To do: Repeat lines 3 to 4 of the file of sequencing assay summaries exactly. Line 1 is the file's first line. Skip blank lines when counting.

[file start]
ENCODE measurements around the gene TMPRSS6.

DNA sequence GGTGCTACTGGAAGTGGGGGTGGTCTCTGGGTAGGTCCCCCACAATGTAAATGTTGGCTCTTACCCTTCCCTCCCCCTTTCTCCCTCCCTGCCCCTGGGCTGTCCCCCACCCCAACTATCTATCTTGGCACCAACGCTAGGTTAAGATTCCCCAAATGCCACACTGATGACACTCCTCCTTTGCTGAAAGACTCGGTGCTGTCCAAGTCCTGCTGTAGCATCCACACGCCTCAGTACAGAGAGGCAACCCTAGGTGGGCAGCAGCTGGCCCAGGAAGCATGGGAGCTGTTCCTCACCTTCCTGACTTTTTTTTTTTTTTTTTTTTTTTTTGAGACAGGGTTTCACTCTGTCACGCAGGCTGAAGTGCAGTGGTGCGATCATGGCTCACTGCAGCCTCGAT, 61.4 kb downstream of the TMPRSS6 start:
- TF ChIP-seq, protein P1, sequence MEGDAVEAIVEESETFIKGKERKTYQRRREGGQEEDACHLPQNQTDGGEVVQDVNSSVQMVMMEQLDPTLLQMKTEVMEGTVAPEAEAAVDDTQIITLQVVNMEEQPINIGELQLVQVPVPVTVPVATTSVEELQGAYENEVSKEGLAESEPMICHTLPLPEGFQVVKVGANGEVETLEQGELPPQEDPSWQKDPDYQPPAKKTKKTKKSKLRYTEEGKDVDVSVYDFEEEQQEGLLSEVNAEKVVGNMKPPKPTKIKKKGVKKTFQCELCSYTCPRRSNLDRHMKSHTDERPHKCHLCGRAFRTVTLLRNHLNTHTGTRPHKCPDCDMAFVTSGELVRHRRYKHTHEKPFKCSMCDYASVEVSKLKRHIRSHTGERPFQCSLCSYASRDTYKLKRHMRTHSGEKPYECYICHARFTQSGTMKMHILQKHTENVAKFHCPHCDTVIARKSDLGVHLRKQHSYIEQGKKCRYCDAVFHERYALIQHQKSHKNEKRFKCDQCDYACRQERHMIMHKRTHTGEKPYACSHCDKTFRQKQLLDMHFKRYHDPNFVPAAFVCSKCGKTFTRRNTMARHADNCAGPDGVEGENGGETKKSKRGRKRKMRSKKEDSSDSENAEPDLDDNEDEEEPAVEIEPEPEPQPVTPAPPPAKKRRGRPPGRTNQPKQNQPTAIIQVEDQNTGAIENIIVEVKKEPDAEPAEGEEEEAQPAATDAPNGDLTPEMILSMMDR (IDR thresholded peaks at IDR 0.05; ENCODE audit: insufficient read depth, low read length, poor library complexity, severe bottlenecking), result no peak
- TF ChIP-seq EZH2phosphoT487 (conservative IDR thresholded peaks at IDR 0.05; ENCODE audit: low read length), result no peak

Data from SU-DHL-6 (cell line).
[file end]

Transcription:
- TF ChIP-seq, protein P1, sequence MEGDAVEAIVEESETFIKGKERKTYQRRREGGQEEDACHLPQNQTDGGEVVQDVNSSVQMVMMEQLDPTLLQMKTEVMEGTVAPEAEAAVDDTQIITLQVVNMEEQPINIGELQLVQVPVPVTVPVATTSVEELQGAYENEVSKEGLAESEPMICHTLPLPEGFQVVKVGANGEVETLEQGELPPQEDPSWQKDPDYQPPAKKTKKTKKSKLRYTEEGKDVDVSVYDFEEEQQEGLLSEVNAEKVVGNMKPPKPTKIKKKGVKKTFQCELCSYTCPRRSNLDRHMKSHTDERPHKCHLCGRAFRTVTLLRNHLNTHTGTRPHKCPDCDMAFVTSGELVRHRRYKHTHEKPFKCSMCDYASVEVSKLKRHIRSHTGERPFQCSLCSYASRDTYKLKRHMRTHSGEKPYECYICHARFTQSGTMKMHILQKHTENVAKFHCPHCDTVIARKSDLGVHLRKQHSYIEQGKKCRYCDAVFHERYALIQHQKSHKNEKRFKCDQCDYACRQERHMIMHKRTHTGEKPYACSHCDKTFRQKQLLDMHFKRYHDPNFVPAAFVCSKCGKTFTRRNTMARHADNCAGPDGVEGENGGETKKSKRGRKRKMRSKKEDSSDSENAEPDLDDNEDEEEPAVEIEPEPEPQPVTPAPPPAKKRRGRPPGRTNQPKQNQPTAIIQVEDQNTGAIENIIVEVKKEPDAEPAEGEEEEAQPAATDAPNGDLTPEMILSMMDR (IDR thresholded peaks at IDR 0.05; ENCODE audit: insufficient read depth, low read length, poor library complexity, severe bottlenecking), result no peak
- TF ChIP-seq EZH2phosphoT487 (conservative IDR thresholded peaks at IDR 0.05; ENCODE audit: low read length), result no peak